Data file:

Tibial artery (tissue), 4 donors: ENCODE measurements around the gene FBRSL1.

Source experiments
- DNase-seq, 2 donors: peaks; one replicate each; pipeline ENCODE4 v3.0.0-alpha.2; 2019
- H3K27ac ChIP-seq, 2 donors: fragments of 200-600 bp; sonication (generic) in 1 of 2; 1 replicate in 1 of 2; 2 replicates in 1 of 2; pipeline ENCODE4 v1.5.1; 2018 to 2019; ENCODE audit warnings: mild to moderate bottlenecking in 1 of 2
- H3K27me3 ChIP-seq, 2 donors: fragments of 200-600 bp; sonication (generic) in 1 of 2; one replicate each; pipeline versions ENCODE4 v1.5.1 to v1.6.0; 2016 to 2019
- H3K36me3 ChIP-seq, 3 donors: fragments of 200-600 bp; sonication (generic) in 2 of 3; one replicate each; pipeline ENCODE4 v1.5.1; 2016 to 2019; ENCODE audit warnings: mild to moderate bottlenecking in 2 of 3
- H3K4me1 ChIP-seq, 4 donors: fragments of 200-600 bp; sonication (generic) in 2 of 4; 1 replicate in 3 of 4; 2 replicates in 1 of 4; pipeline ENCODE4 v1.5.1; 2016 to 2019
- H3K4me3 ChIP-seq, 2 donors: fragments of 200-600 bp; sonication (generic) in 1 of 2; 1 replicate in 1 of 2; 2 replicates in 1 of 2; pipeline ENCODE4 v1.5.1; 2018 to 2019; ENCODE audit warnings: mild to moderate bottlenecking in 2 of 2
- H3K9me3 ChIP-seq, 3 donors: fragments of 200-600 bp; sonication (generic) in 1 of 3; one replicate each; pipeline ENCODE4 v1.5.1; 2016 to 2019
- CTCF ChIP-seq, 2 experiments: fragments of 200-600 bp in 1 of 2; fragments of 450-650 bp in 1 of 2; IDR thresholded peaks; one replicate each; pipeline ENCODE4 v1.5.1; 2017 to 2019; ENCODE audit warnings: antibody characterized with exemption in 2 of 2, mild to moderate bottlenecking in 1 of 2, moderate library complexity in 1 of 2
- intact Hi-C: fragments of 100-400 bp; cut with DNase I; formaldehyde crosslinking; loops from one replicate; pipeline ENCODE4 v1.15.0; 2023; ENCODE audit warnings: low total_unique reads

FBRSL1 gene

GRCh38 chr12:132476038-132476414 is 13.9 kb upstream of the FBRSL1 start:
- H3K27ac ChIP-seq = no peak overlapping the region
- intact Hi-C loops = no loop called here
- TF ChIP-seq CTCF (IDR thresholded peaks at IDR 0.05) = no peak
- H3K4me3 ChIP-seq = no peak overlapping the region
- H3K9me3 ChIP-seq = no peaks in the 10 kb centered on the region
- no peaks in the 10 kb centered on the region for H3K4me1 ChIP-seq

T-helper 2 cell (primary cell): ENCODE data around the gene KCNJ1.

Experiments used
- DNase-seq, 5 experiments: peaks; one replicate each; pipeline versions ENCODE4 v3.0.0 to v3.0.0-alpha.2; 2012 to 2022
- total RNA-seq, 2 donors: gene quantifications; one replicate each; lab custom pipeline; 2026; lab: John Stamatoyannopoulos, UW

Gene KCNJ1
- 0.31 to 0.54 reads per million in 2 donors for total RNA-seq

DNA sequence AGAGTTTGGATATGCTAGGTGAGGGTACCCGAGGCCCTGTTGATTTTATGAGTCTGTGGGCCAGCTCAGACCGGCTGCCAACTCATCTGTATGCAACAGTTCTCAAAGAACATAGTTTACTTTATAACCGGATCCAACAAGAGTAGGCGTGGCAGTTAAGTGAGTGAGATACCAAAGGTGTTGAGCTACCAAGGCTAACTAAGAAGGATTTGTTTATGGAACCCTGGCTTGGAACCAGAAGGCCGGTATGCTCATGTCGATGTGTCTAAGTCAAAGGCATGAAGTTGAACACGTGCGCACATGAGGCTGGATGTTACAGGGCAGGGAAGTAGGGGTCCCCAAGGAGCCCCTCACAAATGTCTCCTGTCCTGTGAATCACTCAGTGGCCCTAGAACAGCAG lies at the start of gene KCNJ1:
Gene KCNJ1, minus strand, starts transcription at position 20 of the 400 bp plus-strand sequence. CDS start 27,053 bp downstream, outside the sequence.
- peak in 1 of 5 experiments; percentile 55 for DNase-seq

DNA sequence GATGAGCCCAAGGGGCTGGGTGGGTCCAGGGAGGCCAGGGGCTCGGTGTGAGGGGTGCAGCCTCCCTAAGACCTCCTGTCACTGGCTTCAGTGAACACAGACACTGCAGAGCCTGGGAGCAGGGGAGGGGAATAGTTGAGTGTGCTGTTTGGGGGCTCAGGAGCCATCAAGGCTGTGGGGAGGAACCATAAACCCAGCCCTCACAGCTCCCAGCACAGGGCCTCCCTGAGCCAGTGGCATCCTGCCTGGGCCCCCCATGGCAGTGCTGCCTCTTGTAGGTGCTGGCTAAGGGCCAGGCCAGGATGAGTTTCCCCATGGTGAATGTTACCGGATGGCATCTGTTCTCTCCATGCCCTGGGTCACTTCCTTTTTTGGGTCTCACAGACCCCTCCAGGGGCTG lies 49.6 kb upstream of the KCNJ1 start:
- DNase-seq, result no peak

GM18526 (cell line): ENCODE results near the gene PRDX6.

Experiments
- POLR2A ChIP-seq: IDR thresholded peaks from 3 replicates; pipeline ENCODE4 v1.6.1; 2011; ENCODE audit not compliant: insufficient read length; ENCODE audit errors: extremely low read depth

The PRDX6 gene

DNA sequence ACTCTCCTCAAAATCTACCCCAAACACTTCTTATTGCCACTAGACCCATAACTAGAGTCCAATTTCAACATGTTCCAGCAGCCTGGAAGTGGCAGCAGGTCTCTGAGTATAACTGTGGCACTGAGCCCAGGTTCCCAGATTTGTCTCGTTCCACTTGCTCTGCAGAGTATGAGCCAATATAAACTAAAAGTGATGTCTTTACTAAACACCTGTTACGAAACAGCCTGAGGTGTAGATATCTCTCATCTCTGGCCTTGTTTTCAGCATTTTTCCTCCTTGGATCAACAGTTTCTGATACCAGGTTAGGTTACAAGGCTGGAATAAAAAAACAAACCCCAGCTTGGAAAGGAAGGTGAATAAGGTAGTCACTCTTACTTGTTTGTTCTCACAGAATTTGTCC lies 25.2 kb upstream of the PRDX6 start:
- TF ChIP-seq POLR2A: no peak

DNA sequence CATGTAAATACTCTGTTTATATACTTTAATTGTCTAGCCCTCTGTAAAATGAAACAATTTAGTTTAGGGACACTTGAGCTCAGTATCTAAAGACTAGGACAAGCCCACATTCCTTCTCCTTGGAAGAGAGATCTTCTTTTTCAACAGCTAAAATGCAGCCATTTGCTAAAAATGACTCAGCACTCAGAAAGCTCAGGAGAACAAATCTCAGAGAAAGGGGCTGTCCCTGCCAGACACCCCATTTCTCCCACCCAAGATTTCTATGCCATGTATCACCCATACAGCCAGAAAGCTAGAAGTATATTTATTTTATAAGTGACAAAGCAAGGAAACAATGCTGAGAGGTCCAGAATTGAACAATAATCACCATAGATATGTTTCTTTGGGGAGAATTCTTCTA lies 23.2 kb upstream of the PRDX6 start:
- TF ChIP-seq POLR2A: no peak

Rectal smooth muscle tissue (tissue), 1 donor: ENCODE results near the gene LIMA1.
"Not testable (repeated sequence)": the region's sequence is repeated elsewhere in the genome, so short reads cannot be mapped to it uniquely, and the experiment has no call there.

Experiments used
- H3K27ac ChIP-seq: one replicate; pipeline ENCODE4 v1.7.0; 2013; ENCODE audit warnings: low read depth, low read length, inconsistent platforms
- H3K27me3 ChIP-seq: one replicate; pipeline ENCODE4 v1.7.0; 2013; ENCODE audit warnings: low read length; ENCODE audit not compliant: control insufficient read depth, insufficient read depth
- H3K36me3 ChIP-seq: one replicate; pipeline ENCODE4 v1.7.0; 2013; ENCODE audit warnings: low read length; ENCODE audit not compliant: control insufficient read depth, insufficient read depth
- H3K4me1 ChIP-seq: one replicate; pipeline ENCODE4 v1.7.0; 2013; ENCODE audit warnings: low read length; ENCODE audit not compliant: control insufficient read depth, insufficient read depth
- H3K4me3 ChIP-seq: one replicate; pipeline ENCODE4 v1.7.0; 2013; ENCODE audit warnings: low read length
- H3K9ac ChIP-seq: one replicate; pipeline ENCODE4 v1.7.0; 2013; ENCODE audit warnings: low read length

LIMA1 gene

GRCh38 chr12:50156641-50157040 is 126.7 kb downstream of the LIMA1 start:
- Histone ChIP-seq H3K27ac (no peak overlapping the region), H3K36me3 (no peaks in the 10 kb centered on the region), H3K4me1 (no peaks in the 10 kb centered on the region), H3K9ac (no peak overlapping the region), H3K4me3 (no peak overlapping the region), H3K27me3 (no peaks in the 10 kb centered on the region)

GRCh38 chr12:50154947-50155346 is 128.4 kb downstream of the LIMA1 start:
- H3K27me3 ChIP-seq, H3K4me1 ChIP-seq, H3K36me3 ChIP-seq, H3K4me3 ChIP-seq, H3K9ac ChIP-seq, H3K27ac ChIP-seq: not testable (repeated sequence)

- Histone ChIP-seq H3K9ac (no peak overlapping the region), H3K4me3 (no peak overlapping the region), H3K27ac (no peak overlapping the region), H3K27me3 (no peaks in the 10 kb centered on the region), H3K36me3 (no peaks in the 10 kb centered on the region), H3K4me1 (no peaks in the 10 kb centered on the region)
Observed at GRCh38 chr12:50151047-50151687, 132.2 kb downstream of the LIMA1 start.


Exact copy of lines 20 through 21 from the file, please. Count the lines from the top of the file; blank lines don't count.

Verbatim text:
T-helper 2 cell (primary cell): ENCODE data around the gene KCNJ1.

Experiments used